Dolphin therapy soon come

The doctor behind a new
dolphin-assisted therapy centre says that it will bring economic as well as
therapeutic benefits to Cayman.

Dr. David Nathanson is the founder
and president of Dolphin Human Therapy. He has more than 30 years’ experience
working with special-needs children and dolphins and this summer will begin
offering dolphin-assisted therapy programmes at Dolphin Cove.

He said that he intends to bring
the facility to Grand Cayman rather than anywhere else because of the
infrastructure support that exists on the Island.

“I toured the Cayman General Hospital
and met with the folks in the paediatric wing, the assistant general director
and the rehab wing. We wanted to be assured that should there be a medical emergency
the staff are qualified, experienced and competent to deal with it,” he said.


Another driving factor behind the
decision to set up in Cayman was the quality of the supermarkets including
Foster’s Food Store, which Mr. Nathanson said would be an excellent facility
for parents who would accompany the children on their programmes, that last for
three or four weeks.

“When they stay in the lodgings
that are going to be arranged for them they will be wanting to cook rather than
go out every night. It’s reassuring for families.”
“The standards in Cayman are very good compared to the rest of the Caribbean
and travel is relatively easy to Cayman – it’s a short distance to Miami, there’s a direct flight from London. Access is very important.”

Mr. Nathanson explained that a
typical number of people visiting along with the patient was six people,
including parents, the child, siblings, grandparents and physicians or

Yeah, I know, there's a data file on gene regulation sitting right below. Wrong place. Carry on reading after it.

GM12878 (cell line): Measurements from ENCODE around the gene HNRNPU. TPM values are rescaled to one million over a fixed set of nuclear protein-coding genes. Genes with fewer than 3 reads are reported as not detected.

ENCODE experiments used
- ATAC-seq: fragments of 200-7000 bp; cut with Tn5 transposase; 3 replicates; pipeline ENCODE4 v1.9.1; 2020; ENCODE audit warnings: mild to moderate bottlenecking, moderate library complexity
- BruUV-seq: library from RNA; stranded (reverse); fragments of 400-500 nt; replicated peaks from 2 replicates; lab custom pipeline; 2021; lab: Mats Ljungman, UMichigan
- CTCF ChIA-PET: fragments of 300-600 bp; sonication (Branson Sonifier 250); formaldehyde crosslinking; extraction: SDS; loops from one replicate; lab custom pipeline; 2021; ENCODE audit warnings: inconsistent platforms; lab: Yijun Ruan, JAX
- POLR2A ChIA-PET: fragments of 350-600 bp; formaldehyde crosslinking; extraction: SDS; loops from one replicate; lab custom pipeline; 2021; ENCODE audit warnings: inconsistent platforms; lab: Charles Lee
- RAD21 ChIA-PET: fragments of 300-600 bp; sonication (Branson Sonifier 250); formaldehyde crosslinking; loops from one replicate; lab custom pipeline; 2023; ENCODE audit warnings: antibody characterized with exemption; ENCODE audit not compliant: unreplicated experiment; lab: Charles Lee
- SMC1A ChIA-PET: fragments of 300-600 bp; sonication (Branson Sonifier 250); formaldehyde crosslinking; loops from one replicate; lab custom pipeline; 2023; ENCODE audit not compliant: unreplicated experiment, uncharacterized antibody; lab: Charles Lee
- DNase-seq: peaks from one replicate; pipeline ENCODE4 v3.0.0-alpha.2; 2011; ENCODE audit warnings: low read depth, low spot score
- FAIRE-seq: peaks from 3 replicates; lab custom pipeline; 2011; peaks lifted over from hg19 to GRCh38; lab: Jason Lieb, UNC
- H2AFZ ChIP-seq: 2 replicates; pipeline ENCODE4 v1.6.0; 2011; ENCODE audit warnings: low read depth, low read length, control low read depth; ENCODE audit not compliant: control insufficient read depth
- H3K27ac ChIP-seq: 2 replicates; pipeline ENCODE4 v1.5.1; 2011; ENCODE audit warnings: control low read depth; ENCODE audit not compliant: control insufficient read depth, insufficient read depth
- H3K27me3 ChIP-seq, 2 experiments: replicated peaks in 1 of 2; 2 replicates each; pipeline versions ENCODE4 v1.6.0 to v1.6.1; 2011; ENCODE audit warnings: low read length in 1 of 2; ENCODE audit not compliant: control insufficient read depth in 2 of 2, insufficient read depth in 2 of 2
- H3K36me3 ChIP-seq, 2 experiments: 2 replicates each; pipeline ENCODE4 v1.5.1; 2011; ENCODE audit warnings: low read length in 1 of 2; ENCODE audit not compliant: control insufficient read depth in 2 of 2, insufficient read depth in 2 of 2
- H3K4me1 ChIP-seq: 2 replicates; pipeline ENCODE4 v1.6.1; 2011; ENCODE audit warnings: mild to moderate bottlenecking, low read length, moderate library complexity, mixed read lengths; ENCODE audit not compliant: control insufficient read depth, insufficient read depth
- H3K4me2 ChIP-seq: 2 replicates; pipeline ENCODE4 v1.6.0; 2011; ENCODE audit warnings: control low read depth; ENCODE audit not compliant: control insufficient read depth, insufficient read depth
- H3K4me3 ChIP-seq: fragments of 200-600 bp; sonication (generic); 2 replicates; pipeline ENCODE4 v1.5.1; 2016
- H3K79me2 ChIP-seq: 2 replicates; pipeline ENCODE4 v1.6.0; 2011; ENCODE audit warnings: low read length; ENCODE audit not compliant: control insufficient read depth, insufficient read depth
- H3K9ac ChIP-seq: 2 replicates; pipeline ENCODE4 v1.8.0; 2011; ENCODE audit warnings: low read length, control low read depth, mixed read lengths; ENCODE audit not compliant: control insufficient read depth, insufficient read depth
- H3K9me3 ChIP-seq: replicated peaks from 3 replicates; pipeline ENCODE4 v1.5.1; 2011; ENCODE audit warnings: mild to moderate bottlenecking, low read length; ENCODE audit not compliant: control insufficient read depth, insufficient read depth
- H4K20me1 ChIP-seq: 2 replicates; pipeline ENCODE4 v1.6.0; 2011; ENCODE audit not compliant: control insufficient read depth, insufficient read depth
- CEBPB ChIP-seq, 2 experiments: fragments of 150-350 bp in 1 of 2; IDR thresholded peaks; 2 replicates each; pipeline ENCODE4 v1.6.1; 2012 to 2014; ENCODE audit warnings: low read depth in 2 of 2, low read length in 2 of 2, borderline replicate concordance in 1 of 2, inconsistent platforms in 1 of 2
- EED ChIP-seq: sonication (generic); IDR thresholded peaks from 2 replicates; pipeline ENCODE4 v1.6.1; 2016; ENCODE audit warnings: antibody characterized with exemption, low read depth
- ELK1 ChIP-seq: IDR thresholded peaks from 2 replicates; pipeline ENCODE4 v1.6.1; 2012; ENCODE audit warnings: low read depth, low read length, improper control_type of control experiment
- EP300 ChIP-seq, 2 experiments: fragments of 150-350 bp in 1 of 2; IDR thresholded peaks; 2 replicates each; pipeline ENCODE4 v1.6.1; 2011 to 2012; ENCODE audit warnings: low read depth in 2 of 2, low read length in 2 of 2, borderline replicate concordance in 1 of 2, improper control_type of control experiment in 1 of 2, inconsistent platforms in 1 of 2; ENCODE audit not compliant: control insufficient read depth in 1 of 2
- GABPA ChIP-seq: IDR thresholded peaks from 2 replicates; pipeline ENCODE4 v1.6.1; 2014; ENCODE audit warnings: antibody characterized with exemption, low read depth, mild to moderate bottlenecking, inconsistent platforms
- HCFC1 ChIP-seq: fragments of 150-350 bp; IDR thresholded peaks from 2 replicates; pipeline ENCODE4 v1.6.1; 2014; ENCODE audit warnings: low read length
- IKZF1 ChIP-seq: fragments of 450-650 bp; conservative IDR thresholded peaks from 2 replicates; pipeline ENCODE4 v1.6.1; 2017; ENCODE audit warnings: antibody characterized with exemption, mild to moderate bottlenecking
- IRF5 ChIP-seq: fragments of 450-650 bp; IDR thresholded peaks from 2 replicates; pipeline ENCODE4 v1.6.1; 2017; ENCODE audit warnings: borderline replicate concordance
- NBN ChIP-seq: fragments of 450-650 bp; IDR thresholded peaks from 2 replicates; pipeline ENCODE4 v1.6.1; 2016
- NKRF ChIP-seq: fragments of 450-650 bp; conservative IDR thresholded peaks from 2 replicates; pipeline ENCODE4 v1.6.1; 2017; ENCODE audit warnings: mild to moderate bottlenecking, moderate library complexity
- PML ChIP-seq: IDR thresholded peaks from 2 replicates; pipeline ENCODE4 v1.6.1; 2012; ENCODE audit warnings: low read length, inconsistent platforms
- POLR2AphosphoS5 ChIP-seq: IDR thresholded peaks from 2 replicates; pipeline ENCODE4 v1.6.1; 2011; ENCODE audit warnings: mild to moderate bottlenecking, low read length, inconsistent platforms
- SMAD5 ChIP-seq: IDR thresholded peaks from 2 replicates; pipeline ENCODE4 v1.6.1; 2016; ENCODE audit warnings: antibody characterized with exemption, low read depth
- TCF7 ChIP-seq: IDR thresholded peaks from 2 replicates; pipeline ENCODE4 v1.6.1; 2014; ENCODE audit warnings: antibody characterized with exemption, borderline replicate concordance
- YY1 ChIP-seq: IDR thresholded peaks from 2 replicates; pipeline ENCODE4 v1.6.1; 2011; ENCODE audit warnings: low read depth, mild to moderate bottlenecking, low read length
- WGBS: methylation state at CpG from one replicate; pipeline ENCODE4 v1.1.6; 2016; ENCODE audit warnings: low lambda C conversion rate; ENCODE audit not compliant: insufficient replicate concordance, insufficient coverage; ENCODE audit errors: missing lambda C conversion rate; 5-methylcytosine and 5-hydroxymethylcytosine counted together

therapists who are working with the patient.

“We’ll be bringing a large number
of people to Cayman which has significant economic benefits.”

Neil Burrowes of Dolphin Cove said
there were discussions going on between the facility and local businesses to
accommodate an influx of visitors.

“We’re negotiating with hotels low,
medium and high so we can block out large amounts of hotel rooms – we
anticipate 60 a week plus renting cars et cetera.

“It will add something to tourism
and put Cayman on the map for something aside from tax evading. It may very
well be also known for having the world’s best therapy centre. A lot of other
places don’t have the science and evidence-based research to support it.”


The concept of interacting with
captive dolphins in any manner has come under criticism from environmental and
animal welfare groups over the years. Mr. Naomi Rose is a senior scientist with
Humane Society International. She told the Compass that she had been working on
the issue of dolphin-assisted therapy for a number of years and noted that a
similar effect was observed with children interacting with household pets.

“There’s nothing special about
dolphins as used in therapy as compared to puppies, kittens or, as Mr. Nathanson
found out, robot dolphins. He used an animatronics dolphin in a study which
showed that the benefits, whatever they may be, from interacting in the water
are just as effective.

“As a biologist concerned with
animal welfare and if the benefits to people are as good with puppies or
kittens why are you putting dolphins in captivity and charging them an enormous
money and making them travel to Cayman Islands? People could go to a local
therapist and get the same benefit from puppies and kittens, which are meant to
be interacting with people, whereas dolphins are wild animals which have to be
captured,” she said.

Mr. Rose, a marine mammal biologist
said that it was a question of money as dolphin-assisted therapy was a very
lucrative business.

“For parents that are desperate to